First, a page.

I’ve chosen a scene from Academy award-winning Moonlight (2016) because I think this particular scene does an excellent job at physically obscuring and challenging the audience’s expectations of how characters are meant to ‘behave.’ Don Levy (2012) identifies this process as presumption, one of the three key principles of illusion that play a critical role in establishing a cinematic journey for viewers.
The scene is visually reflective of the relationship between a mother and son. No words are exchanged while delicately eerie music plays dramatically in the background. While the child stands expressionless, the woman’s worn face is stained with this sinister and almost ‘unmotherly’ expression. Warm pink lighting is shone on the mother, juxtaposing the aggressive look in her eyes as she proceeds to scream at her son. The filmmakers challenge this traditional nurturing role, presenting it as something that isn’t expressed in the way we usually see. Throughout the film we are shown that while the mother loves her son, she expresses it in an unconventional way.
In this scene the boy, Chiron, simply stands there staring at his mother.
Often times we as a society assume that ALL children’s knowledge of the world is limited and that all children are granted the right to be young and blissfully ignorant. The film makers explore Levy’s key principle of illusion, context in reality, by challenging the audience to assess the level of children’s naivety and this idea of ignorance and youth equating to some sort of insusceptibility to emotional adversity. A pivotal moment in the scene is when the mother shouts the word “fa**ot.” While Chiron doesn’t know what this word means (noted earlier in the film), he looks down for the first time in the entire scene. This display of deflated body language challenges the audience’s preconceived ideas pertaining to youth, perhaps arguing that such blissful ignorance is more so a luxury that not everyone can afford.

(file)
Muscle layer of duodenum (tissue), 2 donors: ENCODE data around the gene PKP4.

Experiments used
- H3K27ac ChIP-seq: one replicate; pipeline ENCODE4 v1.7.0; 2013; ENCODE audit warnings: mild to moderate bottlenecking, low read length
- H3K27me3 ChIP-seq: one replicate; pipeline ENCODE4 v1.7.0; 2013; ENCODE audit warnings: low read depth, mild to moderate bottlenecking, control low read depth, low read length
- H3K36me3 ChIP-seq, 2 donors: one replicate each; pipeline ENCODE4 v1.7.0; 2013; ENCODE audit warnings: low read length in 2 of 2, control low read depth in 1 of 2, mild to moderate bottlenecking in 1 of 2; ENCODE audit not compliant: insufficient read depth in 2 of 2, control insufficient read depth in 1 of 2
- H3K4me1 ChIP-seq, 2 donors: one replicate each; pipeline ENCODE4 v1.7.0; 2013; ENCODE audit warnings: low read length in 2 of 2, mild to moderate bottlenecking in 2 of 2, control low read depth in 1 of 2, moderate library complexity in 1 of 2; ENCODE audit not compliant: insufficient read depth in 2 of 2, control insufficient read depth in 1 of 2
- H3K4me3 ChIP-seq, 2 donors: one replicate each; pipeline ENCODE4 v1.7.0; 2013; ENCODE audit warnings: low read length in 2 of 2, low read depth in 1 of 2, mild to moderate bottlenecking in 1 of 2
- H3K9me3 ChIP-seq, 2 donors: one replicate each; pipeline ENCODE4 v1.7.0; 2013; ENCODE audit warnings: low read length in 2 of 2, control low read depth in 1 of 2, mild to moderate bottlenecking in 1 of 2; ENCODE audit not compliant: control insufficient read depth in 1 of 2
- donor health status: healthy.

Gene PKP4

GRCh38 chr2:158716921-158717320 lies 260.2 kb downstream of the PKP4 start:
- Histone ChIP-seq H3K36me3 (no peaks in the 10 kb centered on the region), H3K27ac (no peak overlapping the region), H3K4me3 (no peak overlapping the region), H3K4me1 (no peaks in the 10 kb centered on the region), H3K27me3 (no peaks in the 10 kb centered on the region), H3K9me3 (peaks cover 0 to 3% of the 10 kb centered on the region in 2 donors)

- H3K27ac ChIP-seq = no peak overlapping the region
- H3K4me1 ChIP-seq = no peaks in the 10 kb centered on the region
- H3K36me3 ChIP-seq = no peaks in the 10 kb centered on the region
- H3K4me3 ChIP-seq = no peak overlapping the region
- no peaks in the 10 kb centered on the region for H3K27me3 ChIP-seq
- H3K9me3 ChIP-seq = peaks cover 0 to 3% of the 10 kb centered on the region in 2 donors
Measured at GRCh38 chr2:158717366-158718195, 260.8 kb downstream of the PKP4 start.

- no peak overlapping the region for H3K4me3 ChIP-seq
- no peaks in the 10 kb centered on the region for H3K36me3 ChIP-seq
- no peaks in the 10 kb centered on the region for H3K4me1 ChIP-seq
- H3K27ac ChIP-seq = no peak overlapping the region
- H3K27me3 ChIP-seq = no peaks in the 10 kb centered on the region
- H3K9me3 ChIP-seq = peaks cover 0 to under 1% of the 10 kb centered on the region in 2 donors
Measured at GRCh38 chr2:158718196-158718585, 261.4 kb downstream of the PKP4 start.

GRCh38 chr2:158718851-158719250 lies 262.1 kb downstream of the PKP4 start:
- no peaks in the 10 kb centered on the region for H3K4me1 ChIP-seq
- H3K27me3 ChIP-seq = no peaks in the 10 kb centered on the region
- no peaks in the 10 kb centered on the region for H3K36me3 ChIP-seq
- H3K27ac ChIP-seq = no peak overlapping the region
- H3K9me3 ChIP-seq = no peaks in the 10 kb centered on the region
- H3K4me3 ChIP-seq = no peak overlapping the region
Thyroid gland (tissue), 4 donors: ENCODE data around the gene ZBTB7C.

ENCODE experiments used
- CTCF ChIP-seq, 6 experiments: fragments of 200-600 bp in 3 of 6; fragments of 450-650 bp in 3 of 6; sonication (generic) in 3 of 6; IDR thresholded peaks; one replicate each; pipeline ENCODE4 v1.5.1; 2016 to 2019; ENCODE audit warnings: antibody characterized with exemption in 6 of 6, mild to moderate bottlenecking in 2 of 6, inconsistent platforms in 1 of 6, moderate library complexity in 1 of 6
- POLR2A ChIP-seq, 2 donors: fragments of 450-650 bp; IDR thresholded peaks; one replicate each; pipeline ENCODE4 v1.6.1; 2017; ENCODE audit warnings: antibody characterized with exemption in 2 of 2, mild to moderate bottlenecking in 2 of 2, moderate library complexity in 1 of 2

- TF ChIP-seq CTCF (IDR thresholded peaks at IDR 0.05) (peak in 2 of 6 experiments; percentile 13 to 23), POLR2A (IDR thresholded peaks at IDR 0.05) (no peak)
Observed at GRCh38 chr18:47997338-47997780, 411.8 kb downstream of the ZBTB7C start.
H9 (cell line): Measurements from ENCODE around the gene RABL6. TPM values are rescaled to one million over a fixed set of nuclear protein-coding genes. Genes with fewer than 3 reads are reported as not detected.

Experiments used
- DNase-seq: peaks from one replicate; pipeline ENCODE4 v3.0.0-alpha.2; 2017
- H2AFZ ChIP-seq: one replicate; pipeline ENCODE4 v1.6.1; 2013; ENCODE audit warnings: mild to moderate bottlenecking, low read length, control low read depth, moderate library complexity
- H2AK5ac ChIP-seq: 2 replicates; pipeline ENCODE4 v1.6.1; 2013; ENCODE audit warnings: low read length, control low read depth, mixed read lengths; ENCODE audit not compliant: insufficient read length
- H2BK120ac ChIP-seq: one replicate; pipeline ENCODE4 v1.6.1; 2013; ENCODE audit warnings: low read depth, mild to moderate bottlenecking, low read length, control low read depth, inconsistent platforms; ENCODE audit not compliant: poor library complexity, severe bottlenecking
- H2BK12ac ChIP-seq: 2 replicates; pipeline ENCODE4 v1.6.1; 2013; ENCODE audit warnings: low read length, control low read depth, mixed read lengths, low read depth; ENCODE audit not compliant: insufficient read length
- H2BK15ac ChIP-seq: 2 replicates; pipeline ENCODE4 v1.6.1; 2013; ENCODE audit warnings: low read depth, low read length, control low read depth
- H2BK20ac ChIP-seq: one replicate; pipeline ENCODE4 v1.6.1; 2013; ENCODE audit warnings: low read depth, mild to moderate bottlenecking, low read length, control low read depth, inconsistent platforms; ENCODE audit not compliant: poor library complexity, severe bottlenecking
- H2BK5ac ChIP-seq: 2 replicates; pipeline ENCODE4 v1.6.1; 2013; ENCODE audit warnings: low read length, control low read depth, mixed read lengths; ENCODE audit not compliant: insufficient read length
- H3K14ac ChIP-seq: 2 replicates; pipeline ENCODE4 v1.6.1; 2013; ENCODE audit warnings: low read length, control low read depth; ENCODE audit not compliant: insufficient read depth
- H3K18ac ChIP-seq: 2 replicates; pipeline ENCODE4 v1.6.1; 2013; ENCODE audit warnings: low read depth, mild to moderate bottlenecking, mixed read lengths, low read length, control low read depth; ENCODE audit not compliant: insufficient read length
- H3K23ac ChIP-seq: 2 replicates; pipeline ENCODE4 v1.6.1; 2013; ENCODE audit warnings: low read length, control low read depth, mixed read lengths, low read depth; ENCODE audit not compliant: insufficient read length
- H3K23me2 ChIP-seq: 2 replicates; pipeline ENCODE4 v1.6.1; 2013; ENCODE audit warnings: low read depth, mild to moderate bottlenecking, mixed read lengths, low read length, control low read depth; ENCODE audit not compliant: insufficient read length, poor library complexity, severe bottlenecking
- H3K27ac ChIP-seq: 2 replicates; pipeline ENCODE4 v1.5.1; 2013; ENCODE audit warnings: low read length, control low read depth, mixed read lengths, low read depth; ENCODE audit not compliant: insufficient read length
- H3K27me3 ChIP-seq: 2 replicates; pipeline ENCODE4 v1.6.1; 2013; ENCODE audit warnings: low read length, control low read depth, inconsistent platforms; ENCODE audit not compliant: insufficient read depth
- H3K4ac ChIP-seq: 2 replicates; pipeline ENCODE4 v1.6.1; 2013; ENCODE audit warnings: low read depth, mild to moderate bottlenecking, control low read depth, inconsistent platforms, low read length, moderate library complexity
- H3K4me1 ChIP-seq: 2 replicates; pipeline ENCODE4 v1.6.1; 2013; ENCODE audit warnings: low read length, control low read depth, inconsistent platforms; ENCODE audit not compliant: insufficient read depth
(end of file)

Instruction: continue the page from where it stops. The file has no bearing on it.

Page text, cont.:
This brings me to Brian Bailey’s (2011, p. 65) qualitative study exploring emotional expression through film. When speaking with 16-year-old student Julisa regarding her short film made in response to a fatal neighbourhood shooting, Bailey observes her film as the expression of a problem within the community. She produced material for people to relate to in hopes it would bring about change.
Much the same, Barry Jenkins’ Moonlight explores challenges within a community such as drug abuse and fractured relationships due to such abuse. He calls upon the audience to question whether ignorance is natural for children or simply a luxury afforded to those with fewer adversities.
Bailey, B. (2011). “When I make a film, it’s out of my head”: Expressing emotion and healing through digital filmmaking in the classroom. Digital Culture & Education, 3(2), pp. 76-97.
Levy, D. (2013). A cinematic journey through visual effects [Video file]. Retrieved from http://ed.ted.com/on/jrwmwajj